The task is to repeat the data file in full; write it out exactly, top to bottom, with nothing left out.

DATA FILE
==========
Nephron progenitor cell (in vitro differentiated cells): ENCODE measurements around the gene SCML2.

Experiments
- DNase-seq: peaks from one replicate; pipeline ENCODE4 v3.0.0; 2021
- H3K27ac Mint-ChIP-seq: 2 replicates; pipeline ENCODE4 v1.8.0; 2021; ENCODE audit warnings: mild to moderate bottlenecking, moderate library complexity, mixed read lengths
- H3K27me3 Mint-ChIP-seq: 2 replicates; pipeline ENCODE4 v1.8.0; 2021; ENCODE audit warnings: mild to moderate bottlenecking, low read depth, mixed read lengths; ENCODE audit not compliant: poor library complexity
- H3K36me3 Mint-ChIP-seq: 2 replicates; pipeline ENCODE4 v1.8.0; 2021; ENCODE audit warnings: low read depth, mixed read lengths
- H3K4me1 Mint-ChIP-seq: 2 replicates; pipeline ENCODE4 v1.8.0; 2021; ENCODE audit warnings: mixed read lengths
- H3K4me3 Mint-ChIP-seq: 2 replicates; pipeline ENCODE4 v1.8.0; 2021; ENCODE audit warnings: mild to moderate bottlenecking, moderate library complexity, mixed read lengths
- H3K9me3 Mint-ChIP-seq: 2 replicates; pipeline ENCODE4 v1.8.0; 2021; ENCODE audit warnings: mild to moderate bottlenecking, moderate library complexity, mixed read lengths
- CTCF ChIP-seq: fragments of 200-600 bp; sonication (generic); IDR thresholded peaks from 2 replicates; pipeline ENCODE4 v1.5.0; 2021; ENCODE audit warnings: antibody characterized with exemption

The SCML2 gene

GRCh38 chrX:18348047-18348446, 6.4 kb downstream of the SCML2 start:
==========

Nephron progenitor cell (in vitro differentiated cells): ENCODE measurements around the gene SCML2.

Experiments
- DNase-seq: peaks from one replicate; pipeline ENCODE4 v3.0.0; 2021
- H3K27ac Mint-ChIP-seq: 2 replicates; pipeline ENCODE4 v1.8.0; 2021; ENCODE audit warnings: mild to moderate bottlenecking, moderate library complexity, mixed read lengths
- H3K27me3 Mint-ChIP-seq: 2 replicates; pipeline ENCODE4 v1.8.0; 2021; ENCODE audit warnings: mild to moderate bottlenecking, low read depth, mixed read lengths; ENCODE audit not compliant: poor library complexity
- H3K36me3 Mint-ChIP-seq: 2 replicates; pipeline ENCODE4 v1.8.0; 2021; ENCODE audit warnings: low read depth, mixed read lengths
- H3K4me1 Mint-ChIP-seq: 2 replicates; pipeline ENCODE4 v1.8.0; 2021; ENCODE audit warnings: mixed read lengths
- H3K4me3 Mint-ChIP-seq: 2 replicates; pipeline ENCODE4 v1.8.0; 2021; ENCODE audit warnings: mild to moderate bottlenecking, moderate library complexity, mixed read lengths
- H3K9me3 Mint-ChIP-seq: 2 replicates; pipeline ENCODE4 v1.8.0; 2021; ENCODE audit warnings: mild to moderate bottlenecking, moderate library complexity, mixed read lengths
- CTCF ChIP-seq: fragments of 200-600 bp; sonication (generic); IDR thresholded peaks from 2 replicates; pipeline ENCODE4 v1.5.0; 2021; ENCODE audit warnings: antibody characterized with exemption

The SCML2 gene

GRCh38 chrX:18348047-18348446, 6.4 kb downstream of the SCML2 start: